NABJ releases 2012 Television Newsroom Management and Network Diversity Census
The only report of its kind that recognizes the lack of parity that still exists among managers within television newsrooms.
Last week, the National Association of Black Journalists (NABJ) announced today the official release of its 2012 Television Newsroom Management Diversity Census. The report, now in its fifth year, consists of two studies examining current diversity figures within 295 television stations owned by 19 companies, and the diversity of newsroom management at the major networks. Though strides have been made, the report, the only one of its kind, recognizes the lack of parity that still exists among managers within television newsrooms.
According to the 2010 United States Census, non-whites comprise nearly 35 percent of the U.S. population, but the study finds that people of color fill only 12 percent of the newsroom managerial positions at stations owned by ABC, Allbritton Communications, Belo Corporation, CBS, Cox Media Group, Fox Television Stations, Gannett, Hearst, Journal Broadcast, Lin Media, Media General, Meredith, NBC, Nexstar Broadcasting, E.W. Scripps Company, Post-Newsweek, Raycom Media, Sinclair Broadcasting and Tribune.
The study of network news organizations CBS, NBC, ABC, MSNBC and CNN show that people of color comprise 34 percent of newsroom managers and executives. Attempts to retrieve data from News Corporation/Fox News were unsuccessful.
NABJ's local television newsroom survey examines senior-level personnel with the title of general manager, news director, assistant news director, managing editor, assignment manager, executive producer or web manager/director of digital media.
NABJ's television network census examines senior-level personnel with the title of president, vice president, executive producer, senior producer, director, bureau chief, and other top managerial positions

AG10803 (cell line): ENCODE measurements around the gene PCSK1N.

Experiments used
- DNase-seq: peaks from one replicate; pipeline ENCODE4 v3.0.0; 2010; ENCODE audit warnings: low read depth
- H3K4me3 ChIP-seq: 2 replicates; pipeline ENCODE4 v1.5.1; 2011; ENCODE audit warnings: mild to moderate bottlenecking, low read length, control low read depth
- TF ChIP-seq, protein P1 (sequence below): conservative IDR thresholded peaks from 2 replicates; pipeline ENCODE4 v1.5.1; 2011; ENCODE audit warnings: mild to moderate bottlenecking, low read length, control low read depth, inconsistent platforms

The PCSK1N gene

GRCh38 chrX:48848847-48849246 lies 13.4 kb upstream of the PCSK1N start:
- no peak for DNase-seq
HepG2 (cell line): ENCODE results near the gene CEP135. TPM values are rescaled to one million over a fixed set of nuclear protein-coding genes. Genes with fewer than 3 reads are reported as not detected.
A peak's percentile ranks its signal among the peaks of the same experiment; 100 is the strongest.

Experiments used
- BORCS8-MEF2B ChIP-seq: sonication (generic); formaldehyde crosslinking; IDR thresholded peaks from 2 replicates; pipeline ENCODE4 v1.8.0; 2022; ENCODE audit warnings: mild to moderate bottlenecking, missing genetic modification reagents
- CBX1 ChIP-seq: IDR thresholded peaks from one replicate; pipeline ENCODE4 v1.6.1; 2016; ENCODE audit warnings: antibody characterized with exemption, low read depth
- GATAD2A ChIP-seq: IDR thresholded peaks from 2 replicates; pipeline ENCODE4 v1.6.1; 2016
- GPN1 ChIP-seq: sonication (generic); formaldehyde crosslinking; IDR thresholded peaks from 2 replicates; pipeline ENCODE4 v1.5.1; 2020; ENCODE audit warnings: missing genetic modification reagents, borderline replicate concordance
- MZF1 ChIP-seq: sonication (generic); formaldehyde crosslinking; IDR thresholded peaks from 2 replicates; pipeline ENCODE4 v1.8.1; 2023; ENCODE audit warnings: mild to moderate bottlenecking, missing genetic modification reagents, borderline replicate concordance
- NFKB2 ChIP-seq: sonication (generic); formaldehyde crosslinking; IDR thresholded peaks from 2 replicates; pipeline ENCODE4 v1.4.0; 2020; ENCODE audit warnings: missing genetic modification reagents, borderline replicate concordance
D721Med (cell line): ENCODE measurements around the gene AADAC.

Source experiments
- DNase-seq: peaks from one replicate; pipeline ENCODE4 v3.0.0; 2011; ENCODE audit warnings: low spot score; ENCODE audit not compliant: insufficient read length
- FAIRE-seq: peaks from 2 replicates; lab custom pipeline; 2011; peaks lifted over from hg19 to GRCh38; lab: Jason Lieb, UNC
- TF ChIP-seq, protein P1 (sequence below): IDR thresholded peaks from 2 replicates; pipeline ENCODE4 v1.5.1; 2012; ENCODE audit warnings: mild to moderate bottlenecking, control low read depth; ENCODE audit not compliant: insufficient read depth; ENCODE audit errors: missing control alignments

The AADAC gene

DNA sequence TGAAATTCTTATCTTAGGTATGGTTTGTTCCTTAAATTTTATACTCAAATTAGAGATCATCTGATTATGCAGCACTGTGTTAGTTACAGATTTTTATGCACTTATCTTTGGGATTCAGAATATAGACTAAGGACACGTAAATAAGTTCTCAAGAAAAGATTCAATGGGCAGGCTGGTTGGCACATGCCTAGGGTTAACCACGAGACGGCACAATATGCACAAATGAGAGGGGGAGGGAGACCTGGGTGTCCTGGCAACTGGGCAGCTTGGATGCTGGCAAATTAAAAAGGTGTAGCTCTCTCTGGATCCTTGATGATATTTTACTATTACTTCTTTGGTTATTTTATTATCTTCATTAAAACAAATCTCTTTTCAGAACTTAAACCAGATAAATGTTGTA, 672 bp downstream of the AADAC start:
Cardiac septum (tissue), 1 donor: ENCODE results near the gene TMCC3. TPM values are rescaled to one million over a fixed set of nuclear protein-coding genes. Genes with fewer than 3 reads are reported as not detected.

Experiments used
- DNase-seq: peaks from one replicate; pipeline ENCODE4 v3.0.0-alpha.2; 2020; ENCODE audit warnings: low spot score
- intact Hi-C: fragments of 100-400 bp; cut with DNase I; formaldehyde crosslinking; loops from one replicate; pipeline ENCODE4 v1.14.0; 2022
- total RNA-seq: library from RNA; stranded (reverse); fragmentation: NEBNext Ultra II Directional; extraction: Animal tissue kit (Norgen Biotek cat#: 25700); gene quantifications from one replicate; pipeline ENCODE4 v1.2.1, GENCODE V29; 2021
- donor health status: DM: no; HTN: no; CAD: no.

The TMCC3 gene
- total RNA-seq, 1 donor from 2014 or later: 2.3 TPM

"These reports highlight the urgent need for news organizations to go further to make newsrooms inclusive, and to clearly demonstrate that they truly value diversity in the workplace," said NABJ President Gregory Lee Jr. "While we are pleased to know there has been some increase in newsroom diversity, NABJ will continue to push to ensure that black journalists are provided the opportunity to attain executive positions. "
NABJ continues to examine diversity in newsrooms and urges mainstream media companies to reach out to NABJ to help them fill openings in their newsrooms.
It must be noted that NABJ's report provides information that Congress ordered the Federal Communications Commission (FCC) to collect beginning in 1996. Section 257 of the amended Communications Act of 1934 mandates that the FCC "identify and eliminate, through regulatory action, market entry barriers for entrepreneurs and other small businesses in the provision and ownership of telecommunications and information services."
Recent studies show people of color own less than 8 percent of all commercial radio stations and just more than 3 percent of all commercial television stations. "The numbers in this report are discouraging," said NABJ Vice President of Broadcast and television station report author Bob Butler. "What's even more troubling is FCC's own statute directs it to collect this data, but for some reason it is not doing so."
An advocacy group established in 1975 in Washington, D.C., NABJ is the largest organization of journalists of color in the nation. NABJ provides educational, career development and support to black journalists worldwide. For additional information, please visit, www.nabj.org.
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